John Roll, Springfield builder, and friend of Abraham Lincoln, purchased lots and built this house in the early 1850s. Roll sold the house for $1,000 in December, 1853. The house was described as having five rooms with a root cellar, cistern, well, and stables.
In December 1857, John A. Mason obtained ownership of the house. Mason used this house as rental property before selling it in 1867 for $1,200.
In 1860 and 1861, Mrs. Sarah Cook rented the property. A widow with a number of children, Mrs. Cook rented some of the rooms in the house. Earlier, Mrs. Cook had operated a photographic studio in Springfield. The house passed through numerous owners before being aquired by the National Park Service.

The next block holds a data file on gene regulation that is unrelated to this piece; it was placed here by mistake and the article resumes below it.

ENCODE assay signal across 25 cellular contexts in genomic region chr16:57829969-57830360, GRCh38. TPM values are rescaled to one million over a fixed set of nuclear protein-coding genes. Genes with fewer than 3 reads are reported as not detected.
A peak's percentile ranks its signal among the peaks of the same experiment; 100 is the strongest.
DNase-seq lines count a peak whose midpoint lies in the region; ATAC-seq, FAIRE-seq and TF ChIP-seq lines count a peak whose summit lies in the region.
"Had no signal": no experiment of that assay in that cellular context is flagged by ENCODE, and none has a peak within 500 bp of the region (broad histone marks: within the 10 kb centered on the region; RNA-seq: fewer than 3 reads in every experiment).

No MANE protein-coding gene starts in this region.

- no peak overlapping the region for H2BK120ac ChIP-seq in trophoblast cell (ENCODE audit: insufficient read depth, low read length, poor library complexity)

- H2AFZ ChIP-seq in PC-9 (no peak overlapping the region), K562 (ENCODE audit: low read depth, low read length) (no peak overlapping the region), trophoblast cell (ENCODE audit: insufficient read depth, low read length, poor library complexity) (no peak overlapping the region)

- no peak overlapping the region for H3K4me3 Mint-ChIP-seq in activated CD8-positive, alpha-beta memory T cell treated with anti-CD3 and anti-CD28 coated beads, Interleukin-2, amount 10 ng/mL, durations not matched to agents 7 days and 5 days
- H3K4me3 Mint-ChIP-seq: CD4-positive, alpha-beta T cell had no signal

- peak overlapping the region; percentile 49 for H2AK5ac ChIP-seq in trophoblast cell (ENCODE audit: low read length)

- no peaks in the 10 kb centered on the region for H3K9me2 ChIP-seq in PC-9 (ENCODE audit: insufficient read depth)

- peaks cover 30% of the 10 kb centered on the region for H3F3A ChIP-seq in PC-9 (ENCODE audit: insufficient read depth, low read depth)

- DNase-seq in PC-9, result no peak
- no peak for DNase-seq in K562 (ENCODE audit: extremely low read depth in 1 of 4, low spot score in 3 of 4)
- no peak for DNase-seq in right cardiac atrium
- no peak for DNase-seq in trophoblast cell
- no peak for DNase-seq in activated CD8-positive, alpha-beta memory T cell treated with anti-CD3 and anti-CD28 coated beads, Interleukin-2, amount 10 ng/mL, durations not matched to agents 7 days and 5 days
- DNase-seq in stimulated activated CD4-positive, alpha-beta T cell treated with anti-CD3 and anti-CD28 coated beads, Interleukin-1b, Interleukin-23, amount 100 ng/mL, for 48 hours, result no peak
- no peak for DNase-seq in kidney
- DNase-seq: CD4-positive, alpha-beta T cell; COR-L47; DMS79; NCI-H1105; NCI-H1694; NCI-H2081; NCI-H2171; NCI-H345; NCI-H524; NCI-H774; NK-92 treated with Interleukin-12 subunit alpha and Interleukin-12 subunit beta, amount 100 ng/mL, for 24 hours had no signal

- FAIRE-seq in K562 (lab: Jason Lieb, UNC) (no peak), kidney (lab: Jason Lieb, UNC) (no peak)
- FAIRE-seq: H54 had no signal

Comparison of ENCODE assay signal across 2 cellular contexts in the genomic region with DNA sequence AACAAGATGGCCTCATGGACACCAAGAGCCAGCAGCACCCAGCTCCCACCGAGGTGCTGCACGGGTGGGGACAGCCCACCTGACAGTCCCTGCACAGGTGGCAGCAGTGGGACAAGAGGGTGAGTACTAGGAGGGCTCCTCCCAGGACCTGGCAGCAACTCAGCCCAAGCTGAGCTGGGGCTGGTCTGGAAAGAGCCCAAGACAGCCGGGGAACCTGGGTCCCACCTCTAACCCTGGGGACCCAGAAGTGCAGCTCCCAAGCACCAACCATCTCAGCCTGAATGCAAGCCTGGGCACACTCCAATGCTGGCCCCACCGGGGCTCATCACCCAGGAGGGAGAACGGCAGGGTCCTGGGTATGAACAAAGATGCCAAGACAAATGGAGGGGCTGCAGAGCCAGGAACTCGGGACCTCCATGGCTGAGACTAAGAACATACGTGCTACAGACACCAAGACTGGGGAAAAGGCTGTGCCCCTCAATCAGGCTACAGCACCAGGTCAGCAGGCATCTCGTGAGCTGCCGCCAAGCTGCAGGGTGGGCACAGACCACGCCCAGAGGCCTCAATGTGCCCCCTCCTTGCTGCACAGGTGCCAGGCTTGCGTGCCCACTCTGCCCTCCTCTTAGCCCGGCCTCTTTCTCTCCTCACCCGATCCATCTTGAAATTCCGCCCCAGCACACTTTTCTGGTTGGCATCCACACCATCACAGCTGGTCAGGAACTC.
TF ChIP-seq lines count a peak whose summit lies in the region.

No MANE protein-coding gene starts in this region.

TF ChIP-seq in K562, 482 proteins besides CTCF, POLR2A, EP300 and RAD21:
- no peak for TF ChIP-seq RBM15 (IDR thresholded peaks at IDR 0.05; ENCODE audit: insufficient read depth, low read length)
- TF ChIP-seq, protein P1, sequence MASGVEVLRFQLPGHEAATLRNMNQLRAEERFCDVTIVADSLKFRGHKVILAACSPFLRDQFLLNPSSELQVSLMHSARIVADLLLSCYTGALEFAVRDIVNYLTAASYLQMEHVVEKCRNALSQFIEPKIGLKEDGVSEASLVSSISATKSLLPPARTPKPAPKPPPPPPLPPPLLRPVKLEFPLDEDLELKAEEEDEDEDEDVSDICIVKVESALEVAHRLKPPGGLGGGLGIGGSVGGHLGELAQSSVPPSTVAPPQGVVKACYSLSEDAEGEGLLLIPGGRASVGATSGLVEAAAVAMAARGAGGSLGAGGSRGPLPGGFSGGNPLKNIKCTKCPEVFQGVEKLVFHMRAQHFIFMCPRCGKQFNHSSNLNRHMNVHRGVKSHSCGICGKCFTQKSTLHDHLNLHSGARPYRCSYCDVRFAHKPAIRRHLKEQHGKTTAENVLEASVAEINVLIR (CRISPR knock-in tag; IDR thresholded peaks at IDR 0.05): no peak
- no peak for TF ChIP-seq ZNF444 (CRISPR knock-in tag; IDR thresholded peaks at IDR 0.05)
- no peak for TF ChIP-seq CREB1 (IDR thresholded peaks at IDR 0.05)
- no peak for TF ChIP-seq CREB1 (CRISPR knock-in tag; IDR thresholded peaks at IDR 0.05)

The Cook house is a two-story wood frame Greek Revival with a hip roof, clapboard siding, cornerboards, gables, dormer, and side porch. There is a full-width front porch on concrete block piers, a pressed metal ceiling, and square balusters. The front entry has a tripartite with diamond panes transom.